KOTA KINABALU: A coalition of nine civil society organisations has applauded the Sabah government for approving the Bornean Elephant Action Plan for 2020-2029 last week, an indication that it is serious in conserving the species.
In a joint statement on Tuesday (Feb 18), they agreed that the issue of habitat fragmentation currently faced within Sabah’s forests can only be resolved when the state government leads the way.
“Endemic to the state of Sabah and facing a threat of decline, the Bornean elephant is listed as a totally protected species under Part I, Schedule I of the Sabah Wildlife Conservation Enactment 1997.
“A key factor that causes these elephants to be endangered is connectivity or what scientists call habitat fragmentation.
“The government needs to be thoughtful and strategic in development planning for major infrastructure projects, such as the Pan Borneo Highway, ” said the group.
The coalition includes the Bornean Sun Bear Conservation Centre, Borneo Futures, Danau Girang Field Centre, Forever Sabah, HUTAN, Land Empowerment Animals People (LEAP), PACOS Trust, Seratu Aatai and WWF-Malaysia.
Towards this end, the coalition said Chief Minister Datuk Seri Mohd Shafie Apdal has shown the attitude needed towards wildlife preservation.
He was previously quoted as saying that the Pan Borneo Highway construction should only involve expansion of existing roads, and not opening up or constructing new alignments that will affect forested areas in the state.
“Elephants by nature, need vast areas to roam in order to fulfil their ecological needs.
“When their natural habitat is cut off by linear man-made infrastructure such as four-lane highways, the range occupied by these elephants, the largest land mammals in Borneo, is interrupted.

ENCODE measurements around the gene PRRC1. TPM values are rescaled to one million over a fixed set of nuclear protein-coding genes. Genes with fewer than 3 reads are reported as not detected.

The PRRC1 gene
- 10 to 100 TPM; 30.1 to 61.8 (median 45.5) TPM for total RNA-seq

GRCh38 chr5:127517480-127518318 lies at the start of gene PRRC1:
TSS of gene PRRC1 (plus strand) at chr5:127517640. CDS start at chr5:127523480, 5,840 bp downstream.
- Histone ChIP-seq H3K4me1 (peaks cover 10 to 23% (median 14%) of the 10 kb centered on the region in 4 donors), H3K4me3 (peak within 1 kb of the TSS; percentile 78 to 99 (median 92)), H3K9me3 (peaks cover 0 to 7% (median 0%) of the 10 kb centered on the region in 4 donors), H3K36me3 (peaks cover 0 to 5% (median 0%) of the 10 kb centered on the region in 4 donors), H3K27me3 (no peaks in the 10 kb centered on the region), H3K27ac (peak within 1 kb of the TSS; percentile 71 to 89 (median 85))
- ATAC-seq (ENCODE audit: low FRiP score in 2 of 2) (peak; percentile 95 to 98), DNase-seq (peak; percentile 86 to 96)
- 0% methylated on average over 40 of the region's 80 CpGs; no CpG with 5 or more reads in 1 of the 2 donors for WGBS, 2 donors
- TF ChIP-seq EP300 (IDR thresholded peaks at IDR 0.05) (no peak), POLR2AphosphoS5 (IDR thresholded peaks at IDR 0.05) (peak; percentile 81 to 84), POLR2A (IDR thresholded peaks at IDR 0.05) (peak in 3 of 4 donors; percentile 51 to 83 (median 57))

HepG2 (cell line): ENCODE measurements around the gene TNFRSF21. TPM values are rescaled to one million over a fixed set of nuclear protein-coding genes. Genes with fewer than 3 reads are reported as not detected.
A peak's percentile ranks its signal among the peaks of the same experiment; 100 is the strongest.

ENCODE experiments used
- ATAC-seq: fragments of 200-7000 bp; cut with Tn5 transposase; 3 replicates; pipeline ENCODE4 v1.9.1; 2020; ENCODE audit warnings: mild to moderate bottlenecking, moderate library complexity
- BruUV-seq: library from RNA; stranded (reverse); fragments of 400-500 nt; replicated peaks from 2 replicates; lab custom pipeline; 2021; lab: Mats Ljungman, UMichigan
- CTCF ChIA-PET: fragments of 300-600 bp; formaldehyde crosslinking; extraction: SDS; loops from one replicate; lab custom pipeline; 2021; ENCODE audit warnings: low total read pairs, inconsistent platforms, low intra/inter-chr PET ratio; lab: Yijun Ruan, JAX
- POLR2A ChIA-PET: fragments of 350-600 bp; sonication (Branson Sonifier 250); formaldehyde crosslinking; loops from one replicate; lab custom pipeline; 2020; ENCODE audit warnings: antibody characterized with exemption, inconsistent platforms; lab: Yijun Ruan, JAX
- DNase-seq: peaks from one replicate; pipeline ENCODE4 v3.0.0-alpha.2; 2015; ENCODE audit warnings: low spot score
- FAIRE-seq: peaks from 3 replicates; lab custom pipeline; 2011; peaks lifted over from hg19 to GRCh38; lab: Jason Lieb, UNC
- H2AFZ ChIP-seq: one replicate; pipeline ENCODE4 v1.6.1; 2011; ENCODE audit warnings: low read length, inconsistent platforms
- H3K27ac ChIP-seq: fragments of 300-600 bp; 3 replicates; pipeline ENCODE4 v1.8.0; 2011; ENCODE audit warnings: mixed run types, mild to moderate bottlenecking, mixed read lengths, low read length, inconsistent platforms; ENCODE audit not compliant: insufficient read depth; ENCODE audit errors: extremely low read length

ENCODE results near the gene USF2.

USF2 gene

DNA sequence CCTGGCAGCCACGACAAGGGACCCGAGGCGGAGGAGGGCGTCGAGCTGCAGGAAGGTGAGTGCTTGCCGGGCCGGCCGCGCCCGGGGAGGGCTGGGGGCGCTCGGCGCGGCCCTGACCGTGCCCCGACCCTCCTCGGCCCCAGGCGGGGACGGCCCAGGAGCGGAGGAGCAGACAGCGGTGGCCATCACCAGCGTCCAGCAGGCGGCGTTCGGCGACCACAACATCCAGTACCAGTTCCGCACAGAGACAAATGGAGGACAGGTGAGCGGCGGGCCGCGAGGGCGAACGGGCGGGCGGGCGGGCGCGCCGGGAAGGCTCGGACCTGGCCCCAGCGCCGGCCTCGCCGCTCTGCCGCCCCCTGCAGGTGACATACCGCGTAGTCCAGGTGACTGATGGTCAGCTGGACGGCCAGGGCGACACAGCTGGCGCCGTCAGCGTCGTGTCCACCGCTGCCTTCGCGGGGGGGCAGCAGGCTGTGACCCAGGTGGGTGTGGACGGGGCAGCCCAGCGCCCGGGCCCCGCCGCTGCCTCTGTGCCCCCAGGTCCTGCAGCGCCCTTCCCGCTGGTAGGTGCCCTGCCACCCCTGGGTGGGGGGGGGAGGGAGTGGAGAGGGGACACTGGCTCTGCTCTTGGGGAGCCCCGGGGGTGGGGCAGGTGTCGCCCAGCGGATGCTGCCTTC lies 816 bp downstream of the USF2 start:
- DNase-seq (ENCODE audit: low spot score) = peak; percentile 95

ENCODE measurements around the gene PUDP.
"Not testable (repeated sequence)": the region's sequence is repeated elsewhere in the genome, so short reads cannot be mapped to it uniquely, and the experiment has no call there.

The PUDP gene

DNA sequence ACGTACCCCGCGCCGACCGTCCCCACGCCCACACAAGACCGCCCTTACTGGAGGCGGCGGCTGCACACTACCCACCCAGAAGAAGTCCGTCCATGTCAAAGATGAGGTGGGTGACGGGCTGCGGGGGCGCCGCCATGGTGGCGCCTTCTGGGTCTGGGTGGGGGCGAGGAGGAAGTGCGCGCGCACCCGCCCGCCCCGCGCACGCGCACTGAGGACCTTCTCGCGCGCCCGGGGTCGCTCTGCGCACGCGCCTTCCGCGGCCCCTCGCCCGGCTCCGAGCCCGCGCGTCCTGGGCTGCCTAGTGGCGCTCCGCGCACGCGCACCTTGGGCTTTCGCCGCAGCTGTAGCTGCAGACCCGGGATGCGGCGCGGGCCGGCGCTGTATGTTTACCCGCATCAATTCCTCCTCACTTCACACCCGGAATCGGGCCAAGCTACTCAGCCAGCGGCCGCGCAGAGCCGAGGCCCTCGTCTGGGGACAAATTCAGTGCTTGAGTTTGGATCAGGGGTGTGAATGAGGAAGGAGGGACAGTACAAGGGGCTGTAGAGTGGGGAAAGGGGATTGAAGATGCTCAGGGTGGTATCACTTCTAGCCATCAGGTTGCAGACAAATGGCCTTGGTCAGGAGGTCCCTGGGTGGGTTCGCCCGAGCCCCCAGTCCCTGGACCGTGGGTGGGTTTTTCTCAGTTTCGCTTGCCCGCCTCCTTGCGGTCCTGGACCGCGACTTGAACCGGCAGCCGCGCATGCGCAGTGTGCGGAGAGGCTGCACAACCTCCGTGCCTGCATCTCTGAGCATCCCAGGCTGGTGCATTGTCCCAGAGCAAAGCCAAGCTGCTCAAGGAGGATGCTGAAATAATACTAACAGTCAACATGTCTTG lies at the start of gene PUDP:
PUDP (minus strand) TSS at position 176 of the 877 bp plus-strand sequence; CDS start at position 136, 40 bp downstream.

“They cannot get access to their food and water and this inevitably results in them foraging in areas occupied by humans, escalating the rate of people-elephant conflicts, ” said the coalition.
They added that elephant deaths be it through deliberate killing for ivory, or intentional or unintentional poisoning, and human-elephant conflicts have to stop and can actually be avoided.
“Looking at and commending the constructive efforts taken by the Sabah government to firstly plan to keep and extend the current network of totally protected forests in Sabah to 30% and secondly, to prevent the building of roads and bridges into elephant habitats, the coalition stands ready to provide their input, support and collaboration in these matters of great concern.
“Dialogues and public awareness programmes will be organised in the coming months, providing spaces for generative discussions on elephants and ecotourism in Sabah’s emerging future.
“As an umbrella species, the Bornean elephants will help support myriad other species and this will perpetuate a long-term revenue stream for the ecotourism sector," said the group.
The coalition noted that prior to the elephant action plan, the new state government under Shafie also adopted action plans to protect the Bornean Banteng, Proboscis Monkey and Sunda Clouded Leopard - all totally protected species - under the Sabah Wildlife Conservation Enactment 1997.
“The coalition believes that such strong commitments by the state government will, in time, make Sabah the ‘crown jewel’ of conservation efforts in the region, if not the world, ” they added.